Meth patients tell MPs of gaps in housing, mental-health and emergency treatment

House of Commons health committee makes research stop in Winnipeg

Bartley Kives · CBC News · Posted: Apr 02, 2019 3:46 PM CT 

MPs on the House of Commons health committee spent two hours listening to men recovering from methamphetamine addiction in Winnipeg on Tuesday morning. (Bartley Kives/CBC)

Winnipeg needs a 24-hour intake facility for methamphetamine users, more housing for people recovering from meth addiction and better mental-health care, MPs on the House of Commons health committee were told in a face-to-face meeting with men in various stages of substance-use recovery.

Liberal, Conservative and New Democratic MPs spent two hours on Tuesday morning meeting in St. Boniface with residents, former residents and staff at Morberg House, a 12-bed transitional home for men recovering from addictions.

They were told people suffering from addictions are falling through the cracks of one-size-fits-all addictions-treament programs that fail to consider the housing and mental-health needs of substance-abuse patients 

“Governments for so long have lived in silos and they really don’t do any cross-department planning,” Morberg House director Marion Willis told committee members, who included Winnipeg Liberal MPs Doug Eyolfson and Robert-Falcon Ouellette.

“You can’t just address homelessness. You can’t just address addictions. You can’t separate out mental health. These things are intertwined.”

The committee is visiting four Canadian cities to conduct research that will be incorporated into a report on substance use. Their Winnipeg visit was intended to draw home the magnitude of methamphetamine use in Winnipeg, which differs from Canadian cities where opiate and opioid use is more of a problem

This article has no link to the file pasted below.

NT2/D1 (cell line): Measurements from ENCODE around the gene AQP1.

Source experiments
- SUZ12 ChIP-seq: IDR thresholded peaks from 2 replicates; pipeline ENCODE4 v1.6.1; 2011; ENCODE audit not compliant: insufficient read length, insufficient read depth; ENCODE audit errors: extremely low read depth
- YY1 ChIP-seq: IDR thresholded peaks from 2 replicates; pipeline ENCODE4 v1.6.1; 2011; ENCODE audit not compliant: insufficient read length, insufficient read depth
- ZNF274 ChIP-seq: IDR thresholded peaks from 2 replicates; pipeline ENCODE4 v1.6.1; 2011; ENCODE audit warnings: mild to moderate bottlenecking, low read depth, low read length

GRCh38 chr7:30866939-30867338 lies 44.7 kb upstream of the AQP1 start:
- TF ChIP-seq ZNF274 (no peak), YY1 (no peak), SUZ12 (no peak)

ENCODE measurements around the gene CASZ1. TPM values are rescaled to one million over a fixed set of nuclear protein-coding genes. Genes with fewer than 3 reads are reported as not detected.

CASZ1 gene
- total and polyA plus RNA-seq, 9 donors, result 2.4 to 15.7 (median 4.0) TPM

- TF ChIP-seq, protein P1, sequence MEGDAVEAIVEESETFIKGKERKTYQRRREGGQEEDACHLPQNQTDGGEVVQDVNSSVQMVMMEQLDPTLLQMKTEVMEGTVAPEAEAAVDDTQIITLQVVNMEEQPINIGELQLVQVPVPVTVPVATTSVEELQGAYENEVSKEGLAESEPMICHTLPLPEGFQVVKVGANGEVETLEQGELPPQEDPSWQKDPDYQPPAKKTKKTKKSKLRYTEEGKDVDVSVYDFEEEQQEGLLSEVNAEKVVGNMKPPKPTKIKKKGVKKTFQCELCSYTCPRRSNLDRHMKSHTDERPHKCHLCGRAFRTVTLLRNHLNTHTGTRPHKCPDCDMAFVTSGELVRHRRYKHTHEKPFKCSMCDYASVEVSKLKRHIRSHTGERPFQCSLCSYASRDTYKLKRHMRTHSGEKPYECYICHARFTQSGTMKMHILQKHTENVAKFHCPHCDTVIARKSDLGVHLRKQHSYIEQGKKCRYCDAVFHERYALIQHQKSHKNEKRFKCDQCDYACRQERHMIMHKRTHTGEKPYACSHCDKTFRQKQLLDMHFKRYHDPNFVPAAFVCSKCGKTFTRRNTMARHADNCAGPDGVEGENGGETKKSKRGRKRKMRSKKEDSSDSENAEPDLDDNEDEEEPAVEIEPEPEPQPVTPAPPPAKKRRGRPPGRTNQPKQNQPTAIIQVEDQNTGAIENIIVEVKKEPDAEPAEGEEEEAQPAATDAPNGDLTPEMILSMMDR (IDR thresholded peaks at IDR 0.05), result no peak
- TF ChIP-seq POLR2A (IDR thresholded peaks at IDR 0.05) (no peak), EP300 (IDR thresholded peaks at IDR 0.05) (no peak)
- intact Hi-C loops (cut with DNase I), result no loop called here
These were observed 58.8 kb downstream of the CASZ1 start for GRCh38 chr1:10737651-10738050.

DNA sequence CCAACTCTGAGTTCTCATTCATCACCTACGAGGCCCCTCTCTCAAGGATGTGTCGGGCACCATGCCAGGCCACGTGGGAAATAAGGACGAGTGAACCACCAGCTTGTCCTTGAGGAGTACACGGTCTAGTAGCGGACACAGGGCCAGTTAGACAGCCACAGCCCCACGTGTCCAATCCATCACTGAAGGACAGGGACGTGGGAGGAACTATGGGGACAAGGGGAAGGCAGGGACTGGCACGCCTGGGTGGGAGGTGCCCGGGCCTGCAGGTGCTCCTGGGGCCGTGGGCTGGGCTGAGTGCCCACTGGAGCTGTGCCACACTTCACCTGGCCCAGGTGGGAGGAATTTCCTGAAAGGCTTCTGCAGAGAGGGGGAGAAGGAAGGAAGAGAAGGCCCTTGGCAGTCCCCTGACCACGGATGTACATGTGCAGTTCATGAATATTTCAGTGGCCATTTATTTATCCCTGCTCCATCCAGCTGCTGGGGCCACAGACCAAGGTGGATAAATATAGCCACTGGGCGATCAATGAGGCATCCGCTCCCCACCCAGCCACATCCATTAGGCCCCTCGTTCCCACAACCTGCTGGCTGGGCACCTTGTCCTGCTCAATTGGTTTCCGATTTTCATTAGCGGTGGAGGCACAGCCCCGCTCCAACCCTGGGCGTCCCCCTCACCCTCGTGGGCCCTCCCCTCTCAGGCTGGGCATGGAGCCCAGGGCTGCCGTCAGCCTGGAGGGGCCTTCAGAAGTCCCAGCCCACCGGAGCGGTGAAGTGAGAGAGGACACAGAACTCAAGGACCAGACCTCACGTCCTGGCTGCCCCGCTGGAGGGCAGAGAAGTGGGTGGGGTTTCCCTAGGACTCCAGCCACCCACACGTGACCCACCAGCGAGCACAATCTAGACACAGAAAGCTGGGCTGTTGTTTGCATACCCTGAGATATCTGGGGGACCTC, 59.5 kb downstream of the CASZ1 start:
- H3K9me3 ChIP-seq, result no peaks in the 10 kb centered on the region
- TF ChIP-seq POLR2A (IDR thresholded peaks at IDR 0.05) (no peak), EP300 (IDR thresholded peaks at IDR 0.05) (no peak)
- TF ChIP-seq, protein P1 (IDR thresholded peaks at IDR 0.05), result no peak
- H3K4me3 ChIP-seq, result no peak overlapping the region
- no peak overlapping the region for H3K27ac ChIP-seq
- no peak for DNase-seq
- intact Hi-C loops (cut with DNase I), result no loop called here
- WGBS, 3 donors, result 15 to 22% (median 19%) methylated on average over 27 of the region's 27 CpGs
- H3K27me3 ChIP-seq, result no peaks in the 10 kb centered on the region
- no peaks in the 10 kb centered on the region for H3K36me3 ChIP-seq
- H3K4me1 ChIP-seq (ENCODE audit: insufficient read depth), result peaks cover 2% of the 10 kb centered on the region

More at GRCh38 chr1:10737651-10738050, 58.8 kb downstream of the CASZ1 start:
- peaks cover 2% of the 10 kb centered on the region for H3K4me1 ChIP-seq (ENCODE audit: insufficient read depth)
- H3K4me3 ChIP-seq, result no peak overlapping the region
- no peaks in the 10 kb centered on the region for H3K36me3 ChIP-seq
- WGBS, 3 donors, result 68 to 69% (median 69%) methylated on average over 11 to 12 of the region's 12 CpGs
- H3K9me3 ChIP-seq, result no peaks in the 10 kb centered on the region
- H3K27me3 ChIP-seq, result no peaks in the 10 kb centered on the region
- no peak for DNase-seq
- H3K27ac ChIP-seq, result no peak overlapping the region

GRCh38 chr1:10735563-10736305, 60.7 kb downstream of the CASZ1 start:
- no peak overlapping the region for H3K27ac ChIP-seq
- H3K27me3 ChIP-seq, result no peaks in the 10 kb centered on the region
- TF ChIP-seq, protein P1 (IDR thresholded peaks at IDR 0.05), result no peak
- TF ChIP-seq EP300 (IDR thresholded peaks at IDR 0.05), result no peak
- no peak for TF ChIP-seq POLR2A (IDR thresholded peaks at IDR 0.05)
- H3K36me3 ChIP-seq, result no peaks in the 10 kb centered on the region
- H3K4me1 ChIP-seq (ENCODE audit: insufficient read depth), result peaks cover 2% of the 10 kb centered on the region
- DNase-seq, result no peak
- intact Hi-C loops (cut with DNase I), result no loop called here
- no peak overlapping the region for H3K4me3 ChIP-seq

Willis and Winnipeg police officer Tim Diack, who mounted a mayoral campaign last fall, told the MPs it makes no sense to spend resources on a safe-injection site in Winnipeg when methamphetamine users would not benefit from such a facility.

Willis said various levels of government could better serve the city by creating a four-storey methamphetamine intake facility that could deal with patients undergoing meth psychosis 24 hours a day, seven days a week.

She also described a city-provincial task force on methamphetamine use as a waste of time when workers on the front line have already identified Winnipeg’s immediate needs.

Morberg House residents told the MPs existing addictions-treatment programs fail methamphetamine patients because 28-day residencies are too short to affect meaningful change.

They also complained of the inability of hospitals to deal with patients in crisis, restrictions that prevent patients at risk of homelessness from getting access to stable housing and the shortage of facilities such as Morberg House, which operates on a $600,000 annual budget without government subsidies.

“If you could just replicate this model throughout the city,” said Robert Lidstone, a former Morberg House resident who now sits on the board of the facility.

Health committee vice-chair Don Davies, the NDP MP for Vancouver-Kingsway, said what he heard cemented his belief addiction must be treated more from a mental-health perspective than from a criminal-justice perspective.

Fellow vice-chair Marilyn Gladu, the Conservative MP for the Ontario riding of Sarnia-Lambton, said federal Liberal addictions-treatment policies are failing.

Canada faces a federal election in October.

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